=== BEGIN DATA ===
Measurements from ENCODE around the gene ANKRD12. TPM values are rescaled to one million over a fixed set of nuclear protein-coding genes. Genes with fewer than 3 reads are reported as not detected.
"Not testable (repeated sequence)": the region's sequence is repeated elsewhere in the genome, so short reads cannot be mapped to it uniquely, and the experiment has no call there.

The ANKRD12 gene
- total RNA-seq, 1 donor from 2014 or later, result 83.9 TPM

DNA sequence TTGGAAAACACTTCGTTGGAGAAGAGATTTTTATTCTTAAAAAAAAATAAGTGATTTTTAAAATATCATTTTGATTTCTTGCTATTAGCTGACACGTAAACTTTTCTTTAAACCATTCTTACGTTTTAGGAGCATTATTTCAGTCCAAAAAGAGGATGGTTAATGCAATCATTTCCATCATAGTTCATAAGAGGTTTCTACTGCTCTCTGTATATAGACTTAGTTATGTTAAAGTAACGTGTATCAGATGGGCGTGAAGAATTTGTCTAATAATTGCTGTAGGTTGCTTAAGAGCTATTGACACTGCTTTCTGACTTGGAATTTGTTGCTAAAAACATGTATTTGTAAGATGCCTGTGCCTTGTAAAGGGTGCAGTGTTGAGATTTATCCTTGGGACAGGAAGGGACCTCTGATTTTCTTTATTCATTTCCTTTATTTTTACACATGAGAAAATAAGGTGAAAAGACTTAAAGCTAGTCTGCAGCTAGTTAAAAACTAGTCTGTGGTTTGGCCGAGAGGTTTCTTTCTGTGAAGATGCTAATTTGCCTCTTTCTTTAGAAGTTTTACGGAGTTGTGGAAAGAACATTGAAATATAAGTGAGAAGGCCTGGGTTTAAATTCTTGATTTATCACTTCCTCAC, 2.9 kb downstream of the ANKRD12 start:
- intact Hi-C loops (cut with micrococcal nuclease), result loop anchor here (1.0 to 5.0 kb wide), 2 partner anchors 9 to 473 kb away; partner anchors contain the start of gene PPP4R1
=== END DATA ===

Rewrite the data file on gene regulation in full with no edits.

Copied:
Measurements from ENCODE around the gene ANKRD12. TPM values are rescaled to one million over a fixed set of nuclear protein-coding genes. Genes with fewer than 3 reads are reported as not detected.
"Not testable (repeated sequence)": the region's sequence is repeated elsewhere in the genome, so short reads cannot be mapped to it uniquely, and the experiment has no call there.

The ANKRD12 gene
- total RNA-seq, 1 donor from 2014 or later, result 83.9 TPM

DNA sequence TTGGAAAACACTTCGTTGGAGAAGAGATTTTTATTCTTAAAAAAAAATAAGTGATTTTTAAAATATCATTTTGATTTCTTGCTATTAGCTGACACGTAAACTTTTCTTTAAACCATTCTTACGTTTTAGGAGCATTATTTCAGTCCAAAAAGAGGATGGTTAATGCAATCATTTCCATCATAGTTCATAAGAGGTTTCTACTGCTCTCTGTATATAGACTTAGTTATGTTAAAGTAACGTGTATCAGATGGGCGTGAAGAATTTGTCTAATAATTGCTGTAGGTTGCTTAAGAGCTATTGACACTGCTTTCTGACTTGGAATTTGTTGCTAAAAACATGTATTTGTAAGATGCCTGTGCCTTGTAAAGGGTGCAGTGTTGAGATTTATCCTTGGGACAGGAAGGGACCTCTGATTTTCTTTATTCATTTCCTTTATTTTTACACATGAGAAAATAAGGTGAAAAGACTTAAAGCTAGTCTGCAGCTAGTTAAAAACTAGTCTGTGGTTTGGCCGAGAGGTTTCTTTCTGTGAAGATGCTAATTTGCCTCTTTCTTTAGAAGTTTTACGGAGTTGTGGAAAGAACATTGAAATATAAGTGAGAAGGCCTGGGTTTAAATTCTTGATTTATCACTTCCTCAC, 2.9 kb downstream of the ANKRD12 start:
- intact Hi-C loops (cut with micrococcal nuclease), result loop anchor here (1.0 to 5.0 kb wide), 2 partner anchors 9 to 473 kb away; partner anchors contain the start of gene PPP4R1